The amount of interferon protein in an IF extract was determined by quantitative imrnmunoblotting procedures using specific antisera to avian type II interferon and E. coli produced type II interferon in known quantities as standard. Based on quantitative immunoblotting, and partial purification, we estimate the specific activity of interferon in N. benthamiana IF at or near 107 U/mg which is essentially equal to interferon isolated from native sources. Biological activity was determined by the nitrous oxide (NO) release assay as described in Lowenthal, J. W., Digby, M. R. and York, J. J. Production of Interferon-y by Chicken T Cells, J. Interferon and Cytokine Res. (1995) 15:933-938. Specificity of activity was determined by pre-incubation of IF fluid with a neutralizing antibody followed by measuring activity in the NO release assay.

TABLE 3
Fresh Total Protein Total Protein Rprotein Total Specific Rprotein % Recovery
Weight Volume Conc. Protein Yield Conc. Rprotein Yield Yield Rprotein X-Fold
Sample (g) (ml) (mg/ml) (mg) (mg/gr) (Uml) (U) (U/g) (U/g) In IF Purification
GCB/IF 2.48 1.9 0.24 0.45 0.18 720 1368 552 3007 22 18
GCB/H 2.08 8.1 3.89 31.48 15.13 653 5289 2543 168 ND 1
IF = Interstitial fluid extraction
H = homogenization extraction
ND = Not determined

TABLE 4
Greenhouse:
Av. Tissue Interferon
Plant type Amt. protein yield1 Yield activity2
N. benthamiana 3-60 g   1 mg/100 g fresh wt ˜30,000 U/ml IF
N. tabacum cv.  20 g 0.1 mg/100 g fresh wt  ˜3,000 U/ml IF
MD609
Nitabacum TI231  20 g 0.1 mg/100 g fresh wt  ˜3,000 U/ml IF

TABLE 5
Field:
Greenhouse Av. Tissue
Plant type Amt. Interferon protein yield1 Yield activity2
N. tabacum 80 g  0.05 mg/100 g fresh wt ND*
cv TI264
N. tabacum 10 kg 0.01 mg/100 g fresh wt ˜200 U/ml IF**
cv TI264
1Interferon protein yield was estimated by quantitative immunoblotting.
2Interferon activity was determined by the NO release assay as described by Lowenthal et al. supra
*Not determined
**Activity estimates contained some lack of specificity (activity not neutralized by specific antibody) in NO release assay.

Example 5

Extraction of Mouse scFv Protein

Actively growing N. benthamiana were inoculated with infectious transcripts of a recombinant plant construct as described by Donson et al., supra, harboring a scFv protein from the 38C13 mouse lymphoma. Mouse 38C13 scFv protein was extracted from systemically infected leaves 11-14 days post inoculation.

Systemically infected leaves (3-80 grams) were detached from the plant at the leaf base, weighed, and placed in an appropriate sized beaker. The leaf material was completely covered with a buffered solution (100 mM Tris-HCl pH 7.5 buffer containing 10 mM MgCl2 and 2 mM EDTA). The immersed leaves were covered with a Nalgene vacuum jar and a vacuum was pumped to 700 mm Hg, and held for 2 minutes and then rapidly released. This vacuum infiltration was then repeated for a total of two cycles. Following the vacuum infiltrations, the leaves were removed from the beaker and surface buffer was removed from the leaves' surface by blotting between absorbent paper. The interstitial fluid (IF) was recovered from the vacuum infiltrated leaves by centrifugation (3,000×G, 15 minutes). Leaves were centrifuged in a 250 ml bottle, containing a supported mesh which allows for the separation and recovery of the IF from the leaf material. The IF fluid containing the scFv protein was filtered through a 0.2 μm membrane and stored at −80° C.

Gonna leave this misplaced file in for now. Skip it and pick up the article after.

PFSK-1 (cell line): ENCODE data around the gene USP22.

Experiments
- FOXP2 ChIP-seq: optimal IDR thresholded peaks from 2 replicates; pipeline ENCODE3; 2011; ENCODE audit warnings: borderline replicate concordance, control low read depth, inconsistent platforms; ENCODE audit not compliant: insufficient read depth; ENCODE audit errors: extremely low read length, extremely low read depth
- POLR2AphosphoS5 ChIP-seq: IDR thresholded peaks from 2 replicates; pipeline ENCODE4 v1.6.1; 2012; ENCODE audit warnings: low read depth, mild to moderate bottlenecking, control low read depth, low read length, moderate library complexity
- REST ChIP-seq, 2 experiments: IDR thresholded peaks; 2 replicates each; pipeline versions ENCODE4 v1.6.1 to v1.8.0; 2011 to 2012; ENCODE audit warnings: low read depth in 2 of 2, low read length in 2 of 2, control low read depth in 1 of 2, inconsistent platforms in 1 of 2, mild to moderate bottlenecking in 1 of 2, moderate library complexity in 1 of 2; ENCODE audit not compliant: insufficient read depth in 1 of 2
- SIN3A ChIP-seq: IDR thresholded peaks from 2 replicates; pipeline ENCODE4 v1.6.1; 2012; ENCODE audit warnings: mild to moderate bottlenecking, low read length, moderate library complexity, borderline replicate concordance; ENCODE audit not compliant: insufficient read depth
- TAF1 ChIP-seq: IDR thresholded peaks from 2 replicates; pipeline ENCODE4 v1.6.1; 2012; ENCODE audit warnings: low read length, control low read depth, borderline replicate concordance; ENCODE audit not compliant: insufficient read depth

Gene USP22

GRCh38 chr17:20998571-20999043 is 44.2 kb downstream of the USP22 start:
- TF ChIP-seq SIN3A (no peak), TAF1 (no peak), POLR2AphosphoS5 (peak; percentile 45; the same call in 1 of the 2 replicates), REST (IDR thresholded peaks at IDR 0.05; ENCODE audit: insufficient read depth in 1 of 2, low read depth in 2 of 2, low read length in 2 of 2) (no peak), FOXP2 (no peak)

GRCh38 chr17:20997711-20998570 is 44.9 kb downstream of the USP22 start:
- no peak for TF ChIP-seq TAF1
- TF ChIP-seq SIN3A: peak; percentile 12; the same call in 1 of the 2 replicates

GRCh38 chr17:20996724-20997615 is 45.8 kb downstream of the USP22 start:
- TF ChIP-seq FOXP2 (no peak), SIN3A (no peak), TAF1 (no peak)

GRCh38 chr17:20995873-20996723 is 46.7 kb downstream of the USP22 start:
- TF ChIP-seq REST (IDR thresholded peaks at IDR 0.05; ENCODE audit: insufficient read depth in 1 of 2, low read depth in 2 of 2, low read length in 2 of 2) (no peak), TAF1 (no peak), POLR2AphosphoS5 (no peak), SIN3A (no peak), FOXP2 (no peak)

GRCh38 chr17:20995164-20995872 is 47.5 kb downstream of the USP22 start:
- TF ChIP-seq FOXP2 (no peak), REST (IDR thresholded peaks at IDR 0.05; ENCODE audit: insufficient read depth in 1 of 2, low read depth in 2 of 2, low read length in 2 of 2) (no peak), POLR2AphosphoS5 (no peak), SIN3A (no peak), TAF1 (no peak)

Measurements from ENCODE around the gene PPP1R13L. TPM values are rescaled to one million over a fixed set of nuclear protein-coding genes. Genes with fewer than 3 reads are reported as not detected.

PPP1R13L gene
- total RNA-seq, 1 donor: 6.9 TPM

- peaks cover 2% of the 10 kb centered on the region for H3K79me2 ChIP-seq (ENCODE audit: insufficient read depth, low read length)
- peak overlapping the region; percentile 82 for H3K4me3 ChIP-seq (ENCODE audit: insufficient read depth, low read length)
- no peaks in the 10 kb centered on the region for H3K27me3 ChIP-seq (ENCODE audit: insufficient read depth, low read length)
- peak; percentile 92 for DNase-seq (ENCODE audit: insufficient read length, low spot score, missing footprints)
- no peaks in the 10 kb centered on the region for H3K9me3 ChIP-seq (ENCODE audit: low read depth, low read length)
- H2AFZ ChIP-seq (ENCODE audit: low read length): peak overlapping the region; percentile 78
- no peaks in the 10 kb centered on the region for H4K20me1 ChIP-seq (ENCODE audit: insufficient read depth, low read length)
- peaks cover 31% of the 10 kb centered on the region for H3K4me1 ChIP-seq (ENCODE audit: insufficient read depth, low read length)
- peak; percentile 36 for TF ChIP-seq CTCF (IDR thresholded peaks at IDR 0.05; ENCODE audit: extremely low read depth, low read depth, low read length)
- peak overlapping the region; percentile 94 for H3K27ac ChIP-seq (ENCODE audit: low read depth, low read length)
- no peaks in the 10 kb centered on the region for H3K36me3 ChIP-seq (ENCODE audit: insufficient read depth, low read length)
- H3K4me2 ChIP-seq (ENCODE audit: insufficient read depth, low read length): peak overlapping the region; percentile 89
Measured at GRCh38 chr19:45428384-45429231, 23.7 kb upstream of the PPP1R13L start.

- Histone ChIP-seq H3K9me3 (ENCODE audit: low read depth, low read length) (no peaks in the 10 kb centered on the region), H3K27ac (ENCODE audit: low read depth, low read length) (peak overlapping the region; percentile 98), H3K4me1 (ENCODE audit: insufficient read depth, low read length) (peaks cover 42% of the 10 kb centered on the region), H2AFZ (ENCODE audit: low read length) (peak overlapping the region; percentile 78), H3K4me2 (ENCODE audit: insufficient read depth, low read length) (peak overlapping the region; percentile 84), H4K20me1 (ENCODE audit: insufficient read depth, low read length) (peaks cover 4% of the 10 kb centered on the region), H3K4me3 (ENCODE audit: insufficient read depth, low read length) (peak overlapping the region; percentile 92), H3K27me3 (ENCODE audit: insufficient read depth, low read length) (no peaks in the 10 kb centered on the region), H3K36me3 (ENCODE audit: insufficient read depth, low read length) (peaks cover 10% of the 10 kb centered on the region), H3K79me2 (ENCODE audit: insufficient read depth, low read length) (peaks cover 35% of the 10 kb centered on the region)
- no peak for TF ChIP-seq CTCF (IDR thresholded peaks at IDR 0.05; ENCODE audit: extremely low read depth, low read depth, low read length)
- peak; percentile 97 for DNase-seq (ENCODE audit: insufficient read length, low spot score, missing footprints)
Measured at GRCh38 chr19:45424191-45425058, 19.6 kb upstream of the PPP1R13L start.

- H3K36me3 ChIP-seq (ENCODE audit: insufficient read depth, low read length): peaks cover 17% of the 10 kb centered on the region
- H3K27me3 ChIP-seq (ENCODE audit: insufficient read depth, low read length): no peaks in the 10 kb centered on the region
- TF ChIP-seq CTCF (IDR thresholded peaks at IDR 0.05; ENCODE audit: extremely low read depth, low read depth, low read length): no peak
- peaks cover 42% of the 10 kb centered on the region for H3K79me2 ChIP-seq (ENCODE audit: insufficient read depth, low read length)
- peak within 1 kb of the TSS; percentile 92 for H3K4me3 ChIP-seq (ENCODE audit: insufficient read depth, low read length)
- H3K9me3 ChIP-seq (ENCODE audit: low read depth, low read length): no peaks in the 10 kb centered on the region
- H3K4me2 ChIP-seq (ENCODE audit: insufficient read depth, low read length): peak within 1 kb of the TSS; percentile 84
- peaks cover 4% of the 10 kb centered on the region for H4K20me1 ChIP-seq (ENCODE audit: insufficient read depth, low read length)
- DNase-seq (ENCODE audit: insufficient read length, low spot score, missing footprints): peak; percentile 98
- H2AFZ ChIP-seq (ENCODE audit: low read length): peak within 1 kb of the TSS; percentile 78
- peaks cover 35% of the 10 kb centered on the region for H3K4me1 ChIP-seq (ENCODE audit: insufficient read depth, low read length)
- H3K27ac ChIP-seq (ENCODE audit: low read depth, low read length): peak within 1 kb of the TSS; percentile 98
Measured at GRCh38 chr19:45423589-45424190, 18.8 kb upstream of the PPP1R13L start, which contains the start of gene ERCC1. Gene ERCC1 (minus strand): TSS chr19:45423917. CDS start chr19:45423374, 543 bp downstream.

The product and purification of 38C13 scFv protein from plant IF fluid was determined by Western analysis using S1C5, a monoclonal anti-idiotype antibody which recognizes native 38C13 IgM protein. The S1C5 antibody cross reacted with a 30 KD protein of the expected size of 38C13 scFv and a 60 KD protein, which is the correct size for a spontaneously assembling scFv dimer. No cross reactivity to plant proteins in IF extracts prepared from control infected plants was observed.

The quantity of plant-produced 38C 13 scFv protein recovered from IF extracts was measured by S1C5 ELISA. Leaf IF extracts were determined to contain 20-60 μg of38C13 scFv protein/ml IF fluid or 11-30 μg of 38C13 scFv protein/g fresh weight. Since ELISA conditions favor anti-idiotype recognition in solution, it is concluded that the major fraction of 38C 13 scFv isolated from plant IF fluid is soluble and properly folded.

Example 6

Extraction of Secretory Immunoglobulin from Transgenic Tobacco

Leaves from transgenic, SIgA-G expressing N. tabacum (15 grams), (Science, 268:716, 1995), were detached from the plant at the leaf base, weighed, and placed in an appropriate sized beaker. The leaf material was completely covered with a buffered solution of either 100 mM Tris-Hcl pH 7.5 buffer containing 10 mM MgCl2, 2 mM EDTA and 14.3 mM 2-mercaptoethanol or 100 mM potassium phosphate, pH6.0, 5 mM EDTA, 10.0 mM 2-mercaptoethanol and 0.5% taurocholic acid). The immersed leaves were covered with a Nalgene® vacuum jar and a vacuum was pumped to 750 mm Hg, and held for 1 minute and then rapidly released. Following the vacuum infiltrations, the leaves were removed from the beaker and surface buffer was removed from the leaves surface by blotting between absorbent paper. The interstitial fluid (IF) was recovered from the vacuum infiltrated leaves by centrifugation (1500×G, 15 minutes). Leaves were centrifuged in a 250 ml bottle, containing a supported mesh which allows for the separation and recovery of the IF from the leaf material.